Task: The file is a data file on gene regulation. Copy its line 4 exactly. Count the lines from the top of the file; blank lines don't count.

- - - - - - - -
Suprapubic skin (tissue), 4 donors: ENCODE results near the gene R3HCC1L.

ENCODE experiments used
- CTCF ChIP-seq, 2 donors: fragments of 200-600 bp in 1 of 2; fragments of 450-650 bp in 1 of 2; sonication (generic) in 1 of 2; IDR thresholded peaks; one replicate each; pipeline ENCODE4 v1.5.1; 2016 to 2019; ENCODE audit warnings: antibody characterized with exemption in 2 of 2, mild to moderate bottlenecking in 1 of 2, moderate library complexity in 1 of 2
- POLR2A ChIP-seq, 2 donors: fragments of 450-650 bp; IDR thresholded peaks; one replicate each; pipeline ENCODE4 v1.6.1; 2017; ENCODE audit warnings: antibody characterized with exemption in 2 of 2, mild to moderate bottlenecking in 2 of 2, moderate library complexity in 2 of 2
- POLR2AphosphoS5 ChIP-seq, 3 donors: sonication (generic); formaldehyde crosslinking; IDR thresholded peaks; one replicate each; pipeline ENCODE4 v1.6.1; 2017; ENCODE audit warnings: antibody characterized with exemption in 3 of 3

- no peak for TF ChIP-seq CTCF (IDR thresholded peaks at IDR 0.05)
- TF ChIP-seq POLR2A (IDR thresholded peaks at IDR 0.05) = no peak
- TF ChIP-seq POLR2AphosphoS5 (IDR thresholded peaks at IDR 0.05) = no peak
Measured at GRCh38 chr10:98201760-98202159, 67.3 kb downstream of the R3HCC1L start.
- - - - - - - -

- POLR2A ChIP-seq, 2 donors: fragments of 450-650 bp; IDR thresholded peaks; one replicate each; pipeline ENCODE4 v1.6.1; 2017; ENCODE audit warnings: antibody characterized with exemption in 2 of 2, mild to moderate bottlenecking in 2 of 2, moderate library complexity in 2 of 2